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ALBRIGHT-KNOX TO SELL DE KOONING

For many years before giving it to the Albright-Knox Art Gallery in 1986, the late Seymour H. Knox Jr. kept the compact color drawing in his home, where it hung on a dressing room wall.

On Nov. 11, Willem de Kooning's abstract work on paper, titled "Woman," will be featured far more prominently at Christie's auction house in New York City, where the Albright-Knox expects it to command an outsize price. Christie's predicts the 28-by-20-inch picture will fetch $800,000 to $1.2 million, but the gallery clearly hopes for more.

"We feel that is a conservative estimate," said Douglas G. Schultz, Albright-Knox executive director.

Unusual circumstances prompted the decision to sell, said Charles E. Balbach, president of the board of the Buffalo Fine Arts Academy, which governs the renowned modern art museum on Elmwood Avenue.

Because of its relatively small size, the drawing was a poor fit for the Albright-Knox's spacious halls. It has been exhibited only once since arriving more than a decade ago.

"It really needs to go into an intimate space," Balbach noted.

The colorful sketch on paper also is susceptible to ultraviolet rays -- another reason it has remained in the dark most of the time.

The gallery owns a number of superior de Koonings, including one of the very best, "Gotham News," which was painted in 1955 and given to the Albright-Knox in 1977 by Seymour H. Knox Jr., who led the museum to international prominence before his death in 1990. The large painting is regularly on view in the Elmwood Avenue museum.

Interest in abstract expressionism -- the art movement that stresses the depiction of emotion through shapes and colors -- is heating up.

Proceeds from the de Kooning sale will be used to purchase works by other artists of this genre who are now under-represented in the Albright-Knox collection.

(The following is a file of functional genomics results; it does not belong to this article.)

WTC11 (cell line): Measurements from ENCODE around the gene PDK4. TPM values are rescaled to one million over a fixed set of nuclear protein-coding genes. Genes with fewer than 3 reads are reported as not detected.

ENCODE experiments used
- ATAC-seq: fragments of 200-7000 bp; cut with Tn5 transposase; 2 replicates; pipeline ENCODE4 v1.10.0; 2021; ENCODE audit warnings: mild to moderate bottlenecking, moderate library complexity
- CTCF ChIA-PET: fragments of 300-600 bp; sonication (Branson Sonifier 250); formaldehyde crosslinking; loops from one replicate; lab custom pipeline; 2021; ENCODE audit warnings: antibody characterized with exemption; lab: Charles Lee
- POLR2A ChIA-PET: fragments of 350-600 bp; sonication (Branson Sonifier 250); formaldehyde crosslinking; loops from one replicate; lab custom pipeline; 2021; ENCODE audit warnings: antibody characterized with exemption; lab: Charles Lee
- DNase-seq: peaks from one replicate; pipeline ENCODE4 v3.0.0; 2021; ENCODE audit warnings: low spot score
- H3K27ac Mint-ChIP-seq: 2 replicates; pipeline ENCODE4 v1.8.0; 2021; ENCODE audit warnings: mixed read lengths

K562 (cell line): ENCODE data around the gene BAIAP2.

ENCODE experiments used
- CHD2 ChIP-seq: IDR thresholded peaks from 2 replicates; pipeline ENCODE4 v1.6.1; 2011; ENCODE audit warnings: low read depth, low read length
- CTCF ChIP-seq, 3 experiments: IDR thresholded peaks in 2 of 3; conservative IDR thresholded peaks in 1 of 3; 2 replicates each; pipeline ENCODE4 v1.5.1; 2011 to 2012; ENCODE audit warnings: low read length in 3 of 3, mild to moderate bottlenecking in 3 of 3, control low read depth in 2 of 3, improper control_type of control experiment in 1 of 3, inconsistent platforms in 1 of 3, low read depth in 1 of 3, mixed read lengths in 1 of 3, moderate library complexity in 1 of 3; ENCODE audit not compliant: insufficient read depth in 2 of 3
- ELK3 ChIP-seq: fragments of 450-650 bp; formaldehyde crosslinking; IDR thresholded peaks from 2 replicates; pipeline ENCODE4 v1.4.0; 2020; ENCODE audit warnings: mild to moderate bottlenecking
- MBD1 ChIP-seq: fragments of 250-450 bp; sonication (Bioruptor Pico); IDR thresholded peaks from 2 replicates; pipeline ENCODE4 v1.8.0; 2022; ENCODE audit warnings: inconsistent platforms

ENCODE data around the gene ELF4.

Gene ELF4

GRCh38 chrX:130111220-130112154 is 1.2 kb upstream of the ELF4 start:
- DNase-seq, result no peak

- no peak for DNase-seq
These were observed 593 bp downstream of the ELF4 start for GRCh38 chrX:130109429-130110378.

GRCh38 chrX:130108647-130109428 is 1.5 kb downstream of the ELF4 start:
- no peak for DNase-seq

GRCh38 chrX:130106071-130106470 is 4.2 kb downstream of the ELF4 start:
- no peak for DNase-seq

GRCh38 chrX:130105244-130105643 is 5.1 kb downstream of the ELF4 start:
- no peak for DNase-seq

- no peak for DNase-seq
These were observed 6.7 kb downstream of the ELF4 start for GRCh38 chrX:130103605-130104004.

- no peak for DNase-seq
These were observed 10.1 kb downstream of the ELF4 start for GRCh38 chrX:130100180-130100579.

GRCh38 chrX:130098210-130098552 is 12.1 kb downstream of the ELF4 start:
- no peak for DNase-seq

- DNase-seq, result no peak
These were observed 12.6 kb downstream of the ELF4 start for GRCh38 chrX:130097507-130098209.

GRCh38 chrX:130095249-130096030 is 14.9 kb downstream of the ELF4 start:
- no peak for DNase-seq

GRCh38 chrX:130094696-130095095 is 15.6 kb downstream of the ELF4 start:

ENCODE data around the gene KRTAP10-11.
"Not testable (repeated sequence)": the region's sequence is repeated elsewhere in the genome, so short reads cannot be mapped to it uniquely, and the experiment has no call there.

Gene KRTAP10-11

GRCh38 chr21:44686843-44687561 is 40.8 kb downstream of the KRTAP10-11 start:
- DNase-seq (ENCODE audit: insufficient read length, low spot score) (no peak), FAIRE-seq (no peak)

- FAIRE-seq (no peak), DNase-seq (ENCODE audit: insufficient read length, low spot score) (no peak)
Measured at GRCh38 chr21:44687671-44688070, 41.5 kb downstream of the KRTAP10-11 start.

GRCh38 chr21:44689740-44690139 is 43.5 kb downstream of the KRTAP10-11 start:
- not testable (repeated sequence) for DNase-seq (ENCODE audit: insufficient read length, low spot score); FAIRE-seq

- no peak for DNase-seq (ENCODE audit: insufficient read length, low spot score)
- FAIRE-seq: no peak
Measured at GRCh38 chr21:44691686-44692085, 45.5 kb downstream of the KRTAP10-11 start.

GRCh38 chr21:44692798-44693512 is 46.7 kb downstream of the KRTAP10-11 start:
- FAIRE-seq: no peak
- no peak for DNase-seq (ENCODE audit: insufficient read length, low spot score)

De Kooning died in 1996. A famous artist's demise invariably boosts demand for his works, and that certainly has been the case with the Dutch-born de Kooning, considered one of the great artists of his time and a dominant figure in the abstract expressionist art movement.

Since he died at 92 in his East Hampton, L.I., studio, the market in de Koonings has taken off.

The Albright-Knox's drawing, part of a colorful series of works all titled "Woman," represents "an interesting early work by a painter that has become more valuable because of his recent death," Balbach said.

The Knox family gave its blessing. Northrup R. Knox, son of Seymour H. Knox Jr. and brother of the late Seymour H. Knox III, who preceded Balbach as academy board president, "suggested that we sell the drawing," Balbach said.

Schultz expects the picture -- oil, enamel and charcoal on paper mounted on linen -- to spur heavy bidding by private collectors, particularly a California-centered group that has been snapping up abstract expressionist works with regularity.

At the Albright-Knox, selling off even relatively minor works "is the exception rather than the rule," Schultz stressed. "We have deaccessioned only three or four times in the last 92 years."

The last instance was in 1991, when Vincent van Gogh's "Vase With Daisies and Poppies" was purchased anonymously for $9.5 million, several months after it was withdrawn from auction at Christie's because bidding had fallen short of expectations.

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